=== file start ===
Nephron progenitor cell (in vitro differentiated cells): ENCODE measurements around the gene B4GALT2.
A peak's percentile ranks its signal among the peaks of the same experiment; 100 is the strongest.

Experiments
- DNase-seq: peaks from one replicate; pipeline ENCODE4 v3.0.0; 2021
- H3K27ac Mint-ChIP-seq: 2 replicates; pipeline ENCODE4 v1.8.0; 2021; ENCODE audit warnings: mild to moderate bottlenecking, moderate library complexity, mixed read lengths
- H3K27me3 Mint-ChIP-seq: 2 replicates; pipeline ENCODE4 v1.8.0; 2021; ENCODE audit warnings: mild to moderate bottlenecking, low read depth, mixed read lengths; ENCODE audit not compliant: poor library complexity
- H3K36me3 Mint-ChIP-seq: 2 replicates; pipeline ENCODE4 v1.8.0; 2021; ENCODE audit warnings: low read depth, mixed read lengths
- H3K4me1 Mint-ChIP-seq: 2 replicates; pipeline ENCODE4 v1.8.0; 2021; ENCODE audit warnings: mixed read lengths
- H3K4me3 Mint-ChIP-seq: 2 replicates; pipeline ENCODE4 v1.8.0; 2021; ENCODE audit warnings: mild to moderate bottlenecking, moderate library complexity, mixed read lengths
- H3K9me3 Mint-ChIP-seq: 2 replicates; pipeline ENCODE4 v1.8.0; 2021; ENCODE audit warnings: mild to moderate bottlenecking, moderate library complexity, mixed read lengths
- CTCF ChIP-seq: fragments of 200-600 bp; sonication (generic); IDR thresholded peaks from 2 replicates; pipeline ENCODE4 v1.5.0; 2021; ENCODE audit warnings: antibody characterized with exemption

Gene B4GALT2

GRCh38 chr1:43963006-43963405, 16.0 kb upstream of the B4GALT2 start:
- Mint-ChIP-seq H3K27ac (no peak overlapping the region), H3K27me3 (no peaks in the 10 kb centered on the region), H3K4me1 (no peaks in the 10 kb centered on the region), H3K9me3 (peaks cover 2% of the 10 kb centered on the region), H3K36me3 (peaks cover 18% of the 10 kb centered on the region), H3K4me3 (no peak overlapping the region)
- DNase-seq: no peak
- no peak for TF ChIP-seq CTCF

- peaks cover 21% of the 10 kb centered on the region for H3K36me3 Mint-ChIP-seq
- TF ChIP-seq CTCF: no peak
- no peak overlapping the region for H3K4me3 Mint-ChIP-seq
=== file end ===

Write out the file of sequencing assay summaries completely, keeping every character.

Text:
Nephron progenitor cell (in vitro differentiated cells): ENCODE measurements around the gene B4GALT2.
A peak's percentile ranks its signal among the peaks of the same experiment; 100 is the strongest.

Experiments
- DNase-seq: peaks from one replicate; pipeline ENCODE4 v3.0.0; 2021
- H3K27ac Mint-ChIP-seq: 2 replicates; pipeline ENCODE4 v1.8.0; 2021; ENCODE audit warnings: mild to moderate bottlenecking, moderate library complexity, mixed read lengths
- H3K27me3 Mint-ChIP-seq: 2 replicates; pipeline ENCODE4 v1.8.0; 2021; ENCODE audit warnings: mild to moderate bottlenecking, low read depth, mixed read lengths; ENCODE audit not compliant: poor library complexity
- H3K36me3 Mint-ChIP-seq: 2 replicates; pipeline ENCODE4 v1.8.0; 2021; ENCODE audit warnings: low read depth, mixed read lengths
- H3K4me1 Mint-ChIP-seq: 2 replicates; pipeline ENCODE4 v1.8.0; 2021; ENCODE audit warnings: mixed read lengths
- H3K4me3 Mint-ChIP-seq: 2 replicates; pipeline ENCODE4 v1.8.0; 2021; ENCODE audit warnings: mild to moderate bottlenecking, moderate library complexity, mixed read lengths
- H3K9me3 Mint-ChIP-seq: 2 replicates; pipeline ENCODE4 v1.8.0; 2021; ENCODE audit warnings: mild to moderate bottlenecking, moderate library complexity, mixed read lengths
- CTCF ChIP-seq: fragments of 200-600 bp; sonication (generic); IDR thresholded peaks from 2 replicates; pipeline ENCODE4 v1.5.0; 2021; ENCODE audit warnings: antibody characterized with exemption

Gene B4GALT2

GRCh38 chr1:43963006-43963405, 16.0 kb upstream of the B4GALT2 start:
- Mint-ChIP-seq H3K27ac (no peak overlapping the region), H3K27me3 (no peaks in the 10 kb centered on the region), H3K4me1 (no peaks in the 10 kb centered on the region), H3K9me3 (peaks cover 2% of the 10 kb centered on the region), H3K36me3 (peaks cover 18% of the 10 kb centered on the region), H3K4me3 (no peak overlapping the region)
- DNase-seq: no peak
- no peak for TF ChIP-seq CTCF

- peaks cover 21% of the 10 kb centered on the region for H3K36me3 Mint-ChIP-seq
- TF ChIP-seq CTCF: no peak
- no peak overlapping the region for H3K4me3 Mint-ChIP-seq